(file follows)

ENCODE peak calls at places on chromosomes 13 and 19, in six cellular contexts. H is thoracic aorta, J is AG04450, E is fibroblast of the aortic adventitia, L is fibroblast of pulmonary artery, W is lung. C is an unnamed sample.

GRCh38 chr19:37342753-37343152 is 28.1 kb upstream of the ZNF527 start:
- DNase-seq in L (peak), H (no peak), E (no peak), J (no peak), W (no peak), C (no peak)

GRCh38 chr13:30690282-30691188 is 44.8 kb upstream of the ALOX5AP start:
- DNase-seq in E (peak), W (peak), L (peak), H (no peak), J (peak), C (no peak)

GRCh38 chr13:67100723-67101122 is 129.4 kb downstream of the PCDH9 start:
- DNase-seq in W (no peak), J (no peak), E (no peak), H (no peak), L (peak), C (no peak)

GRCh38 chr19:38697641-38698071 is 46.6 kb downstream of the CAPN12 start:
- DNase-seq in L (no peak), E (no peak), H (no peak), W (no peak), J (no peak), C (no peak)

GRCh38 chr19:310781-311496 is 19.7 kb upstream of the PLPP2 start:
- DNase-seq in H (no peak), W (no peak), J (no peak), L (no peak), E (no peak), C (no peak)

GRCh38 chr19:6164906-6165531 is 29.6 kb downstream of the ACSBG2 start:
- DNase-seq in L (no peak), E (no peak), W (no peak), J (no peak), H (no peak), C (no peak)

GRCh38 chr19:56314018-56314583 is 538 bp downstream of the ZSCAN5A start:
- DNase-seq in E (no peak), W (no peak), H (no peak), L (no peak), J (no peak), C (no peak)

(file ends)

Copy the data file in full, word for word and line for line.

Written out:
ENCODE peak calls at places on chromosomes 13 and 19, in six cellular contexts. H is thoracic aorta, J is AG04450, E is fibroblast of the aortic adventitia, L is fibroblast of pulmonary artery, W is lung. C is an unnamed sample.

GRCh38 chr19:37342753-37343152 is 28.1 kb upstream of the ZNF527 start:
- DNase-seq in L (peak), H (no peak), E (no peak), J (no peak), W (no peak), C (no peak)

GRCh38 chr13:30690282-30691188 is 44.8 kb upstream of the ALOX5AP start:
- DNase-seq in E (peak), W (peak), L (peak), H (no peak), J (peak), C (no peak)

GRCh38 chr13:67100723-67101122 is 129.4 kb downstream of the PCDH9 start:
- DNase-seq in W (no peak), J (no peak), E (no peak), H (no peak), L (peak), C (no peak)

GRCh38 chr19:38697641-38698071 is 46.6 kb downstream of the CAPN12 start:
- DNase-seq in L (no peak), E (no peak), H (no peak), W (no peak), J (no peak), C (no peak)

GRCh38 chr19:310781-311496 is 19.7 kb upstream of the PLPP2 start:
- DNase-seq in H (no peak), W (no peak), J (no peak), L (no peak), E (no peak), C (no peak)

GRCh38 chr19:6164906-6165531 is 29.6 kb downstream of the ACSBG2 start:
- DNase-seq in L (no peak), E (no peak), W (no peak), J (no peak), H (no peak), C (no peak)

GRCh38 chr19:56314018-56314583 is 538 bp downstream of the ZSCAN5A start:
- DNase-seq in E (no peak), W (no peak), H (no peak), L (no peak), J (no peak), C (no peak)